In this type of radio-controlled model toys such as model cars, a radio control system having a receiver provided with two resonance circuits with slightly different resonance frequencies, and a transmitter capable of shifting the transmitting frequency either in positive or negative direction has been used. This system has such a construction that two motors are used to separately drive right and left wheels so that the travelling direction can be changed based on the difference in the output levels of the two resonance circuits in the receiver caused by shifting the transmitting frequency in the transmitter. However, there is a limit in miniaturizing resonance circuits because the resonance frequencies of the resonance circuits are usually in the low frequency band. This makes it difficult to apply such a radio control system to the design of small-sized model toys, such as model cars of approximately 5105 cm in size.

SUMMARY OF THE INVENTION

It is an object of this invention to provide a radio control system which solves the abomementioned points.

It is another object of this invention to provide a radio control system using an inexpensive radio control mechanism easily applicable to small-sized model toys in which a difference in the revolutions of two motors is caused by changing the pulse durations of control pulse signals having a signal "1" level and a signal "0" level.

BRIEF DESCRIPTION OF THE DRAWINGS

FIG. 1 shows a model toy controlled by a radio control system embodying this invention.

FIG. 2 is a circuit diagram of the transmitter of a radio control system embodying this invention.

FIG. 3 is a circuit diagram of the receiver of a radio control system embodying this invention.

FIGS. 4A and 4B are diagrams of assistance in explaining this invention, and

FIGS. 5A and 5B are diagrams of assistance in explaining the relation between a slide rheostat and the wiper arm thereof in the transmitter.

DETAILED DESCRIPTION OF THE INVENTION

FIG. 1 is a schematic plan view of a model car. In the figure, numeral 1 refers to a model toy; 2-1 and 2-2 to front wheels; 3 to a rotating axle which is fixedly connected to the front wheels 2-1 and 2-2 and is adapted to be rotatable around a shaft 4 in the direction shown by an arrow a in the figure; 5-1 and 5-2 to rear wheels; 6 to a rotating axle which races with respect to the rear wheels 5-1 and 5-2 and gears 11-1 and 11-2, which will be described later. Numeral 7 refers to a d.c. power supply; 8 to a receiver; 9-1 and 9-2 to motors having almost the same rotating characteristics; 10-1 and 10-2 to driven gears connected to the rotating shafts of the motors 9-1 and 9-2, respectively; 11-1 and 11-2 to driving gears in mesh with the driven gears 10-1 and 10-2 for driving the rear wheels 5-1 and 5-2, respectively.

Assuming that a predetermined level of driving current is supplied to the motor 9-1 and the motor 9-1 is running at a predetermined speed while the same level of driving current as above is supplied to the motor 9-2 and the motor 9-2 is also running at the same speed as the motor 9-1, the model car 1 travels straight on. In this state, if the driving current of the motor 9-1 increases and the driving current of the motor 9-2 decreases, the model car 1 turns counterclockwise. On the contrary, if the driving current of the motor 9-1 decreases and the driving current of the motor 9-2 increases, the model car 1 turns clockwise.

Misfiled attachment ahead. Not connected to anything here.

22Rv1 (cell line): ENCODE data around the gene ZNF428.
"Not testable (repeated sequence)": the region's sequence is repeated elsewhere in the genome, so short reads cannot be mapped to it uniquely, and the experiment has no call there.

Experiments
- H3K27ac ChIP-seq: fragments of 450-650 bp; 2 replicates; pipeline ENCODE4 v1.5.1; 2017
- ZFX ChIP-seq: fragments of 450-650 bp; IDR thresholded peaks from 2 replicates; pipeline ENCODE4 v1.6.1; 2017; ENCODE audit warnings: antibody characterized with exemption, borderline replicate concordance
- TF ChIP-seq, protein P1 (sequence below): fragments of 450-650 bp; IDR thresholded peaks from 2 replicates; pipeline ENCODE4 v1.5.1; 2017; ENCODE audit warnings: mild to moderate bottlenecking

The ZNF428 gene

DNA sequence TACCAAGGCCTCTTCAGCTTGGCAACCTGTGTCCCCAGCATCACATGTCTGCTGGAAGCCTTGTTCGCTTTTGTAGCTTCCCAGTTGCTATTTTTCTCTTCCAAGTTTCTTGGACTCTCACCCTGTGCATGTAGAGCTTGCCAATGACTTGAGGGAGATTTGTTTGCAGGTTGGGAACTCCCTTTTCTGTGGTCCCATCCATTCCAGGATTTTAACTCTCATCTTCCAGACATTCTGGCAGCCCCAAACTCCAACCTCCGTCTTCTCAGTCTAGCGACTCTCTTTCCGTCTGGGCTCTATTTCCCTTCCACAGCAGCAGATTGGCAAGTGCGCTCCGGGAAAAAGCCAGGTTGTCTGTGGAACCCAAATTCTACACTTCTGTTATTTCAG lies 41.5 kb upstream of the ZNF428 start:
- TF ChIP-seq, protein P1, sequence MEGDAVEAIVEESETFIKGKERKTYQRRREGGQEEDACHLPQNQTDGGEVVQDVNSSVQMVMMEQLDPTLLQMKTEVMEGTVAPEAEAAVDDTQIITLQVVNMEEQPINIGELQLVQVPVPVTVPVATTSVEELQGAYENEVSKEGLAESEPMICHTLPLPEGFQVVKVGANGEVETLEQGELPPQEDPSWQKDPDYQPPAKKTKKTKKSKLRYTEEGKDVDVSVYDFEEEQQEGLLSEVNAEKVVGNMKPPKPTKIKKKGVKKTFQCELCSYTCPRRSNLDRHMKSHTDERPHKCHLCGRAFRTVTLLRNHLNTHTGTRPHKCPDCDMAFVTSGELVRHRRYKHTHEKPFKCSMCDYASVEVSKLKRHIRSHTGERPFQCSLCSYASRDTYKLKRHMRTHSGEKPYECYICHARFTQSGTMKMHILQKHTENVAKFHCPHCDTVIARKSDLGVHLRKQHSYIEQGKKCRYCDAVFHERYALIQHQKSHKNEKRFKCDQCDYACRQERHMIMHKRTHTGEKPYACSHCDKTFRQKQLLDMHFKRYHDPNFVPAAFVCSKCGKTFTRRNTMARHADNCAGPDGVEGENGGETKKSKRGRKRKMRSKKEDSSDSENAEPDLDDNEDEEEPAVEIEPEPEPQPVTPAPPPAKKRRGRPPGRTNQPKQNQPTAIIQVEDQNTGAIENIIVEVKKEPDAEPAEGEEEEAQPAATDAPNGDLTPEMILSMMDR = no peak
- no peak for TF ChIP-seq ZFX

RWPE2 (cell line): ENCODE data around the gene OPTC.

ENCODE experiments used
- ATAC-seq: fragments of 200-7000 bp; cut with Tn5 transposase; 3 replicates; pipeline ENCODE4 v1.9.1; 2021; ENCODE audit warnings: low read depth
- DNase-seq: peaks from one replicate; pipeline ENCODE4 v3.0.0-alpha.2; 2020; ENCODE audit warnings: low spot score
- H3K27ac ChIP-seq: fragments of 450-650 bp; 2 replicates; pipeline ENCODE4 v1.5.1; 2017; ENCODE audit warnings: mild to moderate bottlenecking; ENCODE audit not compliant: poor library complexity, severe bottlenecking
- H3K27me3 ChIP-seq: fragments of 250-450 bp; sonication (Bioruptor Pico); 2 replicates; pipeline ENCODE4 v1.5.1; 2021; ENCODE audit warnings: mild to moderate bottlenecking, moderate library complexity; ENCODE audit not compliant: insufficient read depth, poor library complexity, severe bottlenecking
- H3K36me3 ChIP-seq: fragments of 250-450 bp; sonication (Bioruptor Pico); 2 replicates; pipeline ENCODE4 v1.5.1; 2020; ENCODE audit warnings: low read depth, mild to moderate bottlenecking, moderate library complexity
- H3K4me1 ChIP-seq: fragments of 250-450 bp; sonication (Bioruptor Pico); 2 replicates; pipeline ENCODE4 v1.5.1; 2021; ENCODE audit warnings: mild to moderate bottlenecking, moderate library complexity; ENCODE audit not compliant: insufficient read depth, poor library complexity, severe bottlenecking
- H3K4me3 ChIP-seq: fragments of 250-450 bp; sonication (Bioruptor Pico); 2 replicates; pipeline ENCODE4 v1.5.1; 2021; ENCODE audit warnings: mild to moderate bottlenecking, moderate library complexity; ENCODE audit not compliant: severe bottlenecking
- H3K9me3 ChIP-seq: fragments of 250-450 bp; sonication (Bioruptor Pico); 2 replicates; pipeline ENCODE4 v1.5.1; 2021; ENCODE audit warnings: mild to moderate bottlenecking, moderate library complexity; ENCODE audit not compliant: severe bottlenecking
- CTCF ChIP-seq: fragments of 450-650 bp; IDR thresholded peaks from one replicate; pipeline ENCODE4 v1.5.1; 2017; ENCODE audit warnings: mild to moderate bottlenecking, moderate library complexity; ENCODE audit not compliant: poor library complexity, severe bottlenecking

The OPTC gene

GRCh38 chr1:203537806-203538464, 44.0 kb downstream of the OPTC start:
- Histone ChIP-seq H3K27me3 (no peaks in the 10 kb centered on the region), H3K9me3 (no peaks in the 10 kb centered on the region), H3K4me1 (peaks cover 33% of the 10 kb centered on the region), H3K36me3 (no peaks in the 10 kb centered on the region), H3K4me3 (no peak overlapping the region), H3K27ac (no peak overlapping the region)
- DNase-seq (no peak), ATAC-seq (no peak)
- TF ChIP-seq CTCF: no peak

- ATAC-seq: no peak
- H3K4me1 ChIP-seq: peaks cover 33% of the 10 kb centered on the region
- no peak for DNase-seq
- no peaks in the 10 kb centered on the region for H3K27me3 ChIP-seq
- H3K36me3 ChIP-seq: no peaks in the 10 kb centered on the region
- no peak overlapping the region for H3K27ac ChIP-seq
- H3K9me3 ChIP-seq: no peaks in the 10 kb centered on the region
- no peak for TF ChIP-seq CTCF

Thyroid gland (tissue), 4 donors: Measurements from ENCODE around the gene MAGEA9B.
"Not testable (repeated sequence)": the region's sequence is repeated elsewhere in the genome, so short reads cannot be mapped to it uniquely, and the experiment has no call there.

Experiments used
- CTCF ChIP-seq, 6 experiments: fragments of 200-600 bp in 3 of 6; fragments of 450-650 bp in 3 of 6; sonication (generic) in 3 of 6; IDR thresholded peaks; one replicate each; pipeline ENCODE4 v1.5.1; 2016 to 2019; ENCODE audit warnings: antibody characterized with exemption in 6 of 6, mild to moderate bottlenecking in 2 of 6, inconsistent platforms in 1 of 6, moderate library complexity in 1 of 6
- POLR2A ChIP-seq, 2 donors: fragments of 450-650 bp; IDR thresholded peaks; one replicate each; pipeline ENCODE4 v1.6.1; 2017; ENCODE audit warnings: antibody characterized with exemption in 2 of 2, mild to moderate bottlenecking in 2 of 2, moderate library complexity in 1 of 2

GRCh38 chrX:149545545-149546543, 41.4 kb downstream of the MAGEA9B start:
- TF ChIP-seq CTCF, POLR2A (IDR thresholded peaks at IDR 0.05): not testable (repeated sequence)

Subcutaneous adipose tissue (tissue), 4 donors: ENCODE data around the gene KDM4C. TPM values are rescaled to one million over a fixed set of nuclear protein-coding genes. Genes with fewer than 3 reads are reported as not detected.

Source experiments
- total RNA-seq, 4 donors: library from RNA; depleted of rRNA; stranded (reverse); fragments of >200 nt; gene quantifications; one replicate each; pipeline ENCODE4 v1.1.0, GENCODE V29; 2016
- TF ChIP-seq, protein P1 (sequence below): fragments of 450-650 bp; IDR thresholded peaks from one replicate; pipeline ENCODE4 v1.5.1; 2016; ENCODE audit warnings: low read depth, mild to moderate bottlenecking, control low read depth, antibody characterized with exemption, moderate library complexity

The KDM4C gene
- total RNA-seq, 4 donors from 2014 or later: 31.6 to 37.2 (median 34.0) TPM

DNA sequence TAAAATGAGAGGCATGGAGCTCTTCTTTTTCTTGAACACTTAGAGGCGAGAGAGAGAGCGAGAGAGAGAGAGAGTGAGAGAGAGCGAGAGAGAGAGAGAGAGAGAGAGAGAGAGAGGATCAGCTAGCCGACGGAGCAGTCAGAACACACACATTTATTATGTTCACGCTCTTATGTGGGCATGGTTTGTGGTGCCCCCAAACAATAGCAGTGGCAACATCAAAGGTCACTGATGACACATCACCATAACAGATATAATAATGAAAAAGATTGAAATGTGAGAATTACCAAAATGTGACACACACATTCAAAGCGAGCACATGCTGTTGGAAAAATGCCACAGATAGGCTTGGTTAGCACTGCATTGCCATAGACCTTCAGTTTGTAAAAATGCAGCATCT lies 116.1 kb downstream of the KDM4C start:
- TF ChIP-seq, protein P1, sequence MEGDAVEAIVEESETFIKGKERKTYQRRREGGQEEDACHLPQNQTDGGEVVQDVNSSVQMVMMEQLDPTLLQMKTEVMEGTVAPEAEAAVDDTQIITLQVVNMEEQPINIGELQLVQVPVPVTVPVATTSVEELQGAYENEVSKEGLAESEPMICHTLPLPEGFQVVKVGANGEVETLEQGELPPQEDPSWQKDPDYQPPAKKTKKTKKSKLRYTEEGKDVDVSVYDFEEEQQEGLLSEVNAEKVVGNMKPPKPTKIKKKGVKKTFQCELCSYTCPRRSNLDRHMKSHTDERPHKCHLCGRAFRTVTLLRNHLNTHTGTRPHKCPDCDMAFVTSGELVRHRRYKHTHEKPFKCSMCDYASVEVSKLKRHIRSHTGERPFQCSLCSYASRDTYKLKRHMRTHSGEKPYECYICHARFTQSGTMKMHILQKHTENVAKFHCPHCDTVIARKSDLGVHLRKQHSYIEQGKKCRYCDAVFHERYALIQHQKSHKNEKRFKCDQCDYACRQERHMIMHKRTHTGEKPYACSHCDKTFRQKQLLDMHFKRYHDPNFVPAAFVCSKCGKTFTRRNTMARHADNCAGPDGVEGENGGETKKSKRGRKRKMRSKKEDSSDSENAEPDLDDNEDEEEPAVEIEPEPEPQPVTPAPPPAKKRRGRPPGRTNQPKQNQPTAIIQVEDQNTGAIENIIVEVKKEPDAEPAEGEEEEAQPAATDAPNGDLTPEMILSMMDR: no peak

In this invention, as will be described later, driving currents for the motors 9-1 and 9-2 are controlled by a radio control system, a predetermined level of driving current is supplied to the motor 9-1 during the signal "1" duration, for example, of a control pulse signal having a predetermined frequency and the same level of driving current is supplied to the other motor 9-2 during the signal "0" duration, and the signal "1" duration is adapted to be increased or decreased. In this case, when the signal "1" duration is increased by ΔT, the signal "0" duration is decreased by ΔT. On the contrary, when the signal "1" duration is decreased by ΔT, the signal "0" duration is increased by ΔT.

Moreover, in this invention, the model car 1 is caused to stop by actuating a means for stopping modulation to discontinue the supply of driving current to the motors 9-1 and 9-2, as will be described later.

FIG. 2 is a circuit diagram of a transmitter of this invention. In the figure, numeral 12 refers to an astable multivibrator for generating a control pulse signal; 13 to a carrier wave generation circuit for generating a carrier wave; 14 to a modulation circuit for modulating the carrier wave generated in the carrier wave generation circuit 13 in accordance with the control pulse signal from the astable multivibrator 12; 15 to a turning circuit; 16 to power source terminals; 17 to a buffer amplifier; 18 to a switching transistor; 19 to a diode; 20 to a slide rheostat and 21 to the center tap thereof; 22 to a resonance circuit of the high frequency oscillation circuit 13; and 23 to a means for stopping modulation, or modulation stop means, respectively.

FIG. 3 is the circuit diagram of a receiver of this invention. In the figure, numeral 25 refers to a tuning and frequency mixing circuit; 26 to a local oscillation circuit; 27 to an intermediate frequency amplifier; 28 to a detection circuit; 29 to a low frequency amplifier circuit; 30 to an automatic voltage regulation circuit; 31 to a motor driving and controlling circuit; 32, 33, 34 35 and 36 to transistors; 37 and 39 to resistors; and 38 and 40 to diodes, respectively. Other numerals correspond to like numerals in FIG. 1.